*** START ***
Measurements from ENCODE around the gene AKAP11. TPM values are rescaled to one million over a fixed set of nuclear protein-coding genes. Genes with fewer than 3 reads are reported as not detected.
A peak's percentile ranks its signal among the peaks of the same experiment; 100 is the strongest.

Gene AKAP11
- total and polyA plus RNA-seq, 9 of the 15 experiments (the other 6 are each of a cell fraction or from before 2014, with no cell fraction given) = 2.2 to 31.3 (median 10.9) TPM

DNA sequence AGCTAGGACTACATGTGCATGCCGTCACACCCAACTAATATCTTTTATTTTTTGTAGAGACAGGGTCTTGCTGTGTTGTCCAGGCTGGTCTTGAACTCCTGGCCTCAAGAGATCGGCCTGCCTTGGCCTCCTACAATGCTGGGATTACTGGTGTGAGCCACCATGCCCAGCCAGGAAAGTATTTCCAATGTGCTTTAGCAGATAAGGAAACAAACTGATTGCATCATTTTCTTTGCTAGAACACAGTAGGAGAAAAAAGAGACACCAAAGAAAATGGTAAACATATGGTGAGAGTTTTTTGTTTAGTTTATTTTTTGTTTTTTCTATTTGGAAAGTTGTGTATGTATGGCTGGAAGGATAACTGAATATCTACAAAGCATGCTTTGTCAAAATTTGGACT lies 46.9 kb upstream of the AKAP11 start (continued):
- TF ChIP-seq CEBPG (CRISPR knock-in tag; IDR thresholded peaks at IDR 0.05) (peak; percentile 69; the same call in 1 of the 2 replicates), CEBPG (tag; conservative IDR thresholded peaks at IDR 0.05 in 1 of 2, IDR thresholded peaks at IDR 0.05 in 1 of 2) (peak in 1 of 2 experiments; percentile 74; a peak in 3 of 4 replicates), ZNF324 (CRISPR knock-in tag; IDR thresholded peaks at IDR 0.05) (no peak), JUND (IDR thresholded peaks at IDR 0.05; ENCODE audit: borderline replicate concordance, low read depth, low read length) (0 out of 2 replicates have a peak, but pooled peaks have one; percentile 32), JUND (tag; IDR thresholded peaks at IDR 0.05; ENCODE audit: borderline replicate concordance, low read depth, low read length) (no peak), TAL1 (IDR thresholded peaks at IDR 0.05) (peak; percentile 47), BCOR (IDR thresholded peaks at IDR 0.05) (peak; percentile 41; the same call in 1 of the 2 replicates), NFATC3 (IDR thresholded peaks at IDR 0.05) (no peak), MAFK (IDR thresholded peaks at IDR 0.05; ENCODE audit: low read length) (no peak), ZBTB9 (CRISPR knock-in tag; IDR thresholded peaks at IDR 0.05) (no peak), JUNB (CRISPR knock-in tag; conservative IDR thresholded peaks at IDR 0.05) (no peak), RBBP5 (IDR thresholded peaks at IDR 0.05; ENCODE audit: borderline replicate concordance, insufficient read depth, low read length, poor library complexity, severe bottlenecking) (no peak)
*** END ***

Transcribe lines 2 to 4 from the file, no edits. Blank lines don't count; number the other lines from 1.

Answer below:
A peak's percentile ranks its signal among the peaks of the same experiment; 100 is the strongest.

Gene AKAP11
- total and polyA plus RNA-seq, 9 of the 15 experiments (the other 6 are each of a cell fraction or from before 2014, with no cell fraction given) = 2.2 to 31.3 (median 10.9) TPM